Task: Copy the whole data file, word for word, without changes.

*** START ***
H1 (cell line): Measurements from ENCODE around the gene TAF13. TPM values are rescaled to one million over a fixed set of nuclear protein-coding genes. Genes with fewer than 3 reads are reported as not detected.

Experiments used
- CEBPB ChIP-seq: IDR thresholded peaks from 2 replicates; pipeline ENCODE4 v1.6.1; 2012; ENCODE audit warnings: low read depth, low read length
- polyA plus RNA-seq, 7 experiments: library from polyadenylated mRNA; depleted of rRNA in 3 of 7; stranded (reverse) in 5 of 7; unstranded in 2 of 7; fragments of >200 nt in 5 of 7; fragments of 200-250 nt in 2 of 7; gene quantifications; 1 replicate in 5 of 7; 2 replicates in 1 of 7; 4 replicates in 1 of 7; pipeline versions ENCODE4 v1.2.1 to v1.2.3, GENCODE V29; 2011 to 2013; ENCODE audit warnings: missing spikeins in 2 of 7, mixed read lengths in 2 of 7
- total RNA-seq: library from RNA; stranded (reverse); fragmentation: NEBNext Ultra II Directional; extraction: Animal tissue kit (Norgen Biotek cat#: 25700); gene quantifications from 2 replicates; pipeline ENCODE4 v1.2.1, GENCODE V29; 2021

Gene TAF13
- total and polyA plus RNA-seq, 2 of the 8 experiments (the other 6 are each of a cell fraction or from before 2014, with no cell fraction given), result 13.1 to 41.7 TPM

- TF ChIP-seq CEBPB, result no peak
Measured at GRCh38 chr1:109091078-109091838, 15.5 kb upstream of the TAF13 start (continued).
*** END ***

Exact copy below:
H1 (cell line): Measurements from ENCODE around the gene TAF13. TPM values are rescaled to one million over a fixed set of nuclear protein-coding genes. Genes with fewer than 3 reads are reported as not detected.

Experiments used
- CEBPB ChIP-seq: IDR thresholded peaks from 2 replicates; pipeline ENCODE4 v1.6.1; 2012; ENCODE audit warnings: low read depth, low read length
- polyA plus RNA-seq, 7 experiments: library from polyadenylated mRNA; depleted of rRNA in 3 of 7; stranded (reverse) in 5 of 7; unstranded in 2 of 7; fragments of >200 nt in 5 of 7; fragments of 200-250 nt in 2 of 7; gene quantifications; 1 replicate in 5 of 7; 2 replicates in 1 of 7; 4 replicates in 1 of 7; pipeline versions ENCODE4 v1.2.1 to v1.2.3, GENCODE V29; 2011 to 2013; ENCODE audit warnings: missing spikeins in 2 of 7, mixed read lengths in 2 of 7
- total RNA-seq: library from RNA; stranded (reverse); fragmentation: NEBNext Ultra II Directional; extraction: Animal tissue kit (Norgen Biotek cat#: 25700); gene quantifications from 2 replicates; pipeline ENCODE4 v1.2.1, GENCODE V29; 2021

Gene TAF13
- total and polyA plus RNA-seq, 2 of the 8 experiments (the other 6 are each of a cell fraction or from before 2014, with no cell fraction given), result 13.1 to 41.7 TPM

- TF ChIP-seq CEBPB, result no peak
Measured at GRCh38 chr1:109091078-109091838, 15.5 kb upstream of the TAF13 start (continued).